BobShilling
Posted: Tuesday, December 3, 2019 5:23:49 AM
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I have just learnt that I was talking rubbish in my earlier post. The nuts I was thinking of were tiger nuts.We did back then call peanuts 'monkey nuts'.

Old age has given me false memories.
hedy mmm
Posted: Tuesday, December 3, 2019 10:43:36 AM

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Sorry BobShilling, rubbish is you thinking you are old! Shame on you

I bet I’m older than you...I graduated from college in 1965...I was 4 months shy of my 18th birthday...(I was moved up one year in school, guess I was already a nerd)d'oh!
...do the math! Think

I have a poem I memorized at around 7 yrs old. I’ll thread it today...It will be my ‘DID YOU KNOW’’ #8: “Signs You’re Getting Old” Series...dedicated to you! Applause

hedy mmm
Dancing

"God graced us with today....don't waste it." hedy
BobShilling
Posted: Tuesday, December 3, 2019 1:19:16 PM
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hedy mmm wrote:
Sorry BobShilling, rubbish is you thinking you are old! Shame on you


Not at all. I am old in the grand scheme of things - I have probably entered my last decade on this earth.

But I love it.

The savings and pensions I built up when I was younger mean that I haven't been obliged to work for over ten years.

In the country that is now my home, I can travel by rail for about a quarter of the price my (younger) wife has to pay. In most towns and cities, I can use public transport free - and anybody under the age of about fifty jumps up to offer me their seat if the bus/tram is full.

I get discounts in quite a few shops and restaurants.

The staff in shops don't get impatient if I put my card the wrong way into a machine or take my time counting out my coins. They help me load my shopping basket.

etc, etc.

If I known how great being old was, I'd have tried to get here sooner.
FounDit
Posted: Tuesday, December 3, 2019 3:11:41 PM

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And the Senior Moments are always fun.

We should look to the past to learn from it, not destroy our future because of it — FounDit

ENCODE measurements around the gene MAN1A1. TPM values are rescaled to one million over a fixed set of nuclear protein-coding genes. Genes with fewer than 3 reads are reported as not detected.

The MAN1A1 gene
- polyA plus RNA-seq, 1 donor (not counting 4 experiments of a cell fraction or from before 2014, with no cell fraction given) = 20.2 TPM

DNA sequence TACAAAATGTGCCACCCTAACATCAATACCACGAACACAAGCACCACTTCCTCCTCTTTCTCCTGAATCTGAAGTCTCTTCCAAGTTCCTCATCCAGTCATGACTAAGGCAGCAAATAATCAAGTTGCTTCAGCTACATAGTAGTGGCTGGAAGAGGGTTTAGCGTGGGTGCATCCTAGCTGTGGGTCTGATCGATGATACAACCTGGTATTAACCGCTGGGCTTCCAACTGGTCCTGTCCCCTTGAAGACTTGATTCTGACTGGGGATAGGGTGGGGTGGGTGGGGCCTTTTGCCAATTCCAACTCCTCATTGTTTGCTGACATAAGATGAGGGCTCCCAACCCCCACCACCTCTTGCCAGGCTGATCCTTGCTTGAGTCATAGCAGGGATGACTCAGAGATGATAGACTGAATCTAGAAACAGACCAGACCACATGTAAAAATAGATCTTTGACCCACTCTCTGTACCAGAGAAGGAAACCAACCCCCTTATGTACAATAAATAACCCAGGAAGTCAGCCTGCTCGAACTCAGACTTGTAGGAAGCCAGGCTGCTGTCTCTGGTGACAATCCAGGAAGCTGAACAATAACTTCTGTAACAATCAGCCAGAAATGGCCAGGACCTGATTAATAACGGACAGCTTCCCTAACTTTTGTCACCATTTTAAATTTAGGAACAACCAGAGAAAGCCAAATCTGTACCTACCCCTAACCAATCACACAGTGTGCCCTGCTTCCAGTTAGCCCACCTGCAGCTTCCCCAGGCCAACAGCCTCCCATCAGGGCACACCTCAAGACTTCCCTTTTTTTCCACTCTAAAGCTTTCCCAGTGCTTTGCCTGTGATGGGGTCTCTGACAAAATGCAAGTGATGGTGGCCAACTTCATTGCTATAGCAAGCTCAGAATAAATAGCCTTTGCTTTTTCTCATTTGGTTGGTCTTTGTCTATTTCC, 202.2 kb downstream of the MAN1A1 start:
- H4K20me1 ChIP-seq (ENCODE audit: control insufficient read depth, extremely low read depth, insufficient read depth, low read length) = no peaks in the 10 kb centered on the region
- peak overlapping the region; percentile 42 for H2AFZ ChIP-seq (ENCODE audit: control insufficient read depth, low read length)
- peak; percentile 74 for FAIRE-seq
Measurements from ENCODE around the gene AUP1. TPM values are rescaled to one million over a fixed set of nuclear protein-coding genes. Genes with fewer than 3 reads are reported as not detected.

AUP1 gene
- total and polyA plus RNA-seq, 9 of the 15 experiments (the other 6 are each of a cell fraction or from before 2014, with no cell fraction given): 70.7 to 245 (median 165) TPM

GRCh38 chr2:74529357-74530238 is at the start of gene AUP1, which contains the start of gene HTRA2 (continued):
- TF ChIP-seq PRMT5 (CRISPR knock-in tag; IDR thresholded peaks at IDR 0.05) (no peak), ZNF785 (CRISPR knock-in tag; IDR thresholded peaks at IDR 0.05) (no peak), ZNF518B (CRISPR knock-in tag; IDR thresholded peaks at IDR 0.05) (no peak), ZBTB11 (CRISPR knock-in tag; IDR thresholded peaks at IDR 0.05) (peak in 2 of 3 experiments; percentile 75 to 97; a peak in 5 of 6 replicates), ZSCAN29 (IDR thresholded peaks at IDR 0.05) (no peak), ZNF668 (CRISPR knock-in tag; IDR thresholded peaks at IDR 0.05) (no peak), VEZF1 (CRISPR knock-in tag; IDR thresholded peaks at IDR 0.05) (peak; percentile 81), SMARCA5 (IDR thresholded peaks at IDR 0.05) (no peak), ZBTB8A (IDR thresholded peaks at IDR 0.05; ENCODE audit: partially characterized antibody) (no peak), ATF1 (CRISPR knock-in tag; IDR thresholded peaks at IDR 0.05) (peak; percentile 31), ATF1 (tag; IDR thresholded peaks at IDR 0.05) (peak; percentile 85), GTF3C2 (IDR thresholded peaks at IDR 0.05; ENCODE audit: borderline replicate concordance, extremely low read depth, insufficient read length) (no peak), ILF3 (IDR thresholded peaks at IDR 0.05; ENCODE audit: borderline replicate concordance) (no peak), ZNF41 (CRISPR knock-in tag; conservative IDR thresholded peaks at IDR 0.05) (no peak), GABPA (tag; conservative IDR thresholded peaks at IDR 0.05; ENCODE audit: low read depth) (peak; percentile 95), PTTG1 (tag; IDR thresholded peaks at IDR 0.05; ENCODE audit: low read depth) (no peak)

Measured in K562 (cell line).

BobShilling
Posted: Tuesday, December 3, 2019 4:04:10 PM
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FounDit wrote:
And the Senior Moments are always fun.


Thanks for that. It struck rather close to home, but I enjoyed it.
FounDit
Posted: Wednesday, December 4, 2019 12:02:39 PM

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hedy mmm wrote:
Hey FounDit, my friend ...thank you for the warning!

Well, I have to admit that many people like them roasted and salted. I, apparently, am not one of those people. But then, more than a few folks have commented on my umm...peculiar taste buds, accusing me of having none. I can't imagine why. I say I'm a super-taster! I know what I like, and I stick with that.

I don't like the red pistachios either, but haven't seen any other type. Perhaps because I never look for them. I love cashews, but they want too much money for them. I can afford them, I just don't like paying that much for them.

One of my preferences are pistachios, not the red kind..they are Healthy, and delicious!
hedy


We should look to the past to learn from it, not destroy our future because of it — FounDit
hedy mmm
Posted: Wednesday, December 4, 2019 2:46:46 PM

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Hey FounDit my friend, Dancing

‘Puritan Pride’ Online sells pistachios that are not painted red they taste delicious, a pound bag for $9.98, it’s more than worth it...they’re in the shells... they taste the same as the red ones except they don’t stain your fingers. That’s where I buy freeze dried fruit like pineapples, peaches, apricots and cranberries...but I freeze my strawberries, bananas and mango for smoothies ...my soon to be 15 yr old grandson loves smoothies and he pigs out on the fruit & nuts, especially the apricots and pistachios, they also have walnuts, almonds and eggnog covered almonds ...yikes let me stop talking I’m gonna get hungry! I’ll send you the link.

Costco has ‘Whole Fancy Salted Cashews’ ...you get a 2lbs,10oz (42 oz) container for under $19...they’re delicious and very healthy.

hedy




"God graced us with today....don't waste it." hedy
Drag0nspeaker
Posted: Saturday, December 7, 2019 6:32:15 AM

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When I was young (last century . . .) we could buy two kinds of peanuts:



One type was little, red and wrinkly - the other was about twice as big, pale and smooth.

Then there were monkey-nuts (same thing, but in pods).



Definitely raw - though roasted ones are quite good in salty caramel crunch! (Not very good for teeth!)

I do remember tiger-nuts, but not often - they were something we saw very occasionally.

Wyrd bið ful aræd - bull!